I remember lots of things from when I was a kid as being awesome. Some things are better off left as memories. :)
     
    LordByron likes this.
  5. aussie_gear_maestro

    aussie_gear_maestro Member

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    This post was about the aging effects on guitar timber... For instance some people claim a 1960s Strats wood has mellowed Alot in comparison to new strats among other variables.

    I can honestly say mine has mellowed or warmed up in tone a lot in the last 16 years.
     
  6. Jack Frost

    Jack Frost Member

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    No you can't honestly say that at all! You can say you think it has changed, but how well can you really remember a sound? And even if it does sound different, is it the strings? The amp? The electronics? Your ears? Your pick? Your technique? All of those are more likely to result in a different sound than some piece of dried lacquered wood somwhow magically changing its properties.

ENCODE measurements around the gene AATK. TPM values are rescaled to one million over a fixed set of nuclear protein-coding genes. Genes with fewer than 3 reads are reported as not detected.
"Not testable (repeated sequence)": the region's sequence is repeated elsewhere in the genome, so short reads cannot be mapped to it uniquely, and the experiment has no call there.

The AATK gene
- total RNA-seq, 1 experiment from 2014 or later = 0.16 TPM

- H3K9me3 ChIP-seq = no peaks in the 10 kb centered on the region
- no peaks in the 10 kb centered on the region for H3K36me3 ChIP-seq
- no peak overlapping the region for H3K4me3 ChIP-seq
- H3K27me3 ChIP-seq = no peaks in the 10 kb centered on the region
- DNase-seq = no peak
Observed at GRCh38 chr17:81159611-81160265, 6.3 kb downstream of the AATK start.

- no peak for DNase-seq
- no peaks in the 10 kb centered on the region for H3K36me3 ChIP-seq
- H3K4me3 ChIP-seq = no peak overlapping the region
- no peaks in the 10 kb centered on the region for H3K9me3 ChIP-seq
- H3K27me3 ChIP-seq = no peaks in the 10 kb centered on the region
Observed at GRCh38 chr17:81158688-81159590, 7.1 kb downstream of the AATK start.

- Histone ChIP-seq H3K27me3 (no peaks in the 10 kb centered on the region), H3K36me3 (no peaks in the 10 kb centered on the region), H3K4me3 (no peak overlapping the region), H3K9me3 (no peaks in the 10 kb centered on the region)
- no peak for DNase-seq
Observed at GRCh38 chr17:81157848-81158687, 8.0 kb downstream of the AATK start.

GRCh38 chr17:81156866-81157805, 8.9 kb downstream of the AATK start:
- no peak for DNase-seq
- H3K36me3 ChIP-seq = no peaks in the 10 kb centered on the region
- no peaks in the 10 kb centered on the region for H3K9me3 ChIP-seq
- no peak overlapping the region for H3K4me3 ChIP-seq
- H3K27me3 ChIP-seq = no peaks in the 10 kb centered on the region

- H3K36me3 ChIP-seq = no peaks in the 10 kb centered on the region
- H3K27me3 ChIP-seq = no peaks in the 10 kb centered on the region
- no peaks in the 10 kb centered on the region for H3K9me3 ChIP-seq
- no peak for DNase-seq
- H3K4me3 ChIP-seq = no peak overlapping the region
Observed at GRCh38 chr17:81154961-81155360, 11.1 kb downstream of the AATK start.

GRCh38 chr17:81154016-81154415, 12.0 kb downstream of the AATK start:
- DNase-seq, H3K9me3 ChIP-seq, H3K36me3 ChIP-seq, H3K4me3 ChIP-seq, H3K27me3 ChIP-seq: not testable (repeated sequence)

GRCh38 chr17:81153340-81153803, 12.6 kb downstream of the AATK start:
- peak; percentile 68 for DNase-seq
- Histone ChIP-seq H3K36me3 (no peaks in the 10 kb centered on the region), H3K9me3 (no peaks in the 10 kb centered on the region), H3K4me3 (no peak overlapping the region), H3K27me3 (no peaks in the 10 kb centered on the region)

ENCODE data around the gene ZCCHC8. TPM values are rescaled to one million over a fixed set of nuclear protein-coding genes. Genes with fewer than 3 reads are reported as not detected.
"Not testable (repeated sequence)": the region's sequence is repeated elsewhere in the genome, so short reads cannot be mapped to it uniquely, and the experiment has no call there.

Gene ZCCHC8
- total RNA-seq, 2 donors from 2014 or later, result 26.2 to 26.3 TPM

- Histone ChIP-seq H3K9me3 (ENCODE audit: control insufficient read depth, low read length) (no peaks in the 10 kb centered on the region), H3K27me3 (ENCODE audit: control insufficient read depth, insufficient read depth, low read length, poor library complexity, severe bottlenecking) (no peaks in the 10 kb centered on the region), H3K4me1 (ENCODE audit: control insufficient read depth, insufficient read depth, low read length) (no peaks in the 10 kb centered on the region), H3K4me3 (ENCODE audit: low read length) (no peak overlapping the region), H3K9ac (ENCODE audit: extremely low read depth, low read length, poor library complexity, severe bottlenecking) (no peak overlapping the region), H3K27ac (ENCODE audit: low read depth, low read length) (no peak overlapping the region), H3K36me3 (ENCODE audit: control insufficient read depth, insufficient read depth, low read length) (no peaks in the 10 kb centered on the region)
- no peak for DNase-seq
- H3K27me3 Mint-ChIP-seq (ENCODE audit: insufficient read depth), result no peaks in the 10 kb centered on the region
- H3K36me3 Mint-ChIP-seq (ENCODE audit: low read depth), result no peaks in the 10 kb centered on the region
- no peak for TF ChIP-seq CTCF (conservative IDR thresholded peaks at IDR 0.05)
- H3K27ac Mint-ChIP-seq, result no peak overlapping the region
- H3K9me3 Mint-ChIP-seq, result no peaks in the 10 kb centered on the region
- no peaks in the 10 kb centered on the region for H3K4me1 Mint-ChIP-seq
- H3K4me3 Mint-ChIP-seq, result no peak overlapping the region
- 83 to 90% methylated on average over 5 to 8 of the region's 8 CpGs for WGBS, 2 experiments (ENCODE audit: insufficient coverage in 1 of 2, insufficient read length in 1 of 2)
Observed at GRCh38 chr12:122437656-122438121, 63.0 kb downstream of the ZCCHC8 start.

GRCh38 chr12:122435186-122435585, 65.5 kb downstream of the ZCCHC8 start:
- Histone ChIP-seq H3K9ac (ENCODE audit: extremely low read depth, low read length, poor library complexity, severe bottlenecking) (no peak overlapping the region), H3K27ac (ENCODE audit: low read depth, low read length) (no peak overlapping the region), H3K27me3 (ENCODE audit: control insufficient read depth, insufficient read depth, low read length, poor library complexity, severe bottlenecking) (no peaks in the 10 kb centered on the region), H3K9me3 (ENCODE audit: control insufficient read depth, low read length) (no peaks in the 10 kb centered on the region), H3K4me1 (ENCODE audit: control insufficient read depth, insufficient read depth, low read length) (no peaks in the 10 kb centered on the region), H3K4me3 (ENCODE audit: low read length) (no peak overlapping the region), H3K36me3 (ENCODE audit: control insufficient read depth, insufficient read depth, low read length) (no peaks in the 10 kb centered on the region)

7. cutaway

    cutaway Supporting Member

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    Plus there’s no such thing as better tone. There is only different.
     
    Urobouros likes this.
  8. rkharper

    rkharper Member

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    sorry no.

    most probably your hearing has "mellowed out" (also know as partial
    hearing loss).
     
    Rhythm Rocker likes this.
  9. Drewski

    Drewski Supporting Member

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    Youve lost high end hearing over the last 16 years.
     
    sahhas, Benz2112, cutaway and 2 others like this.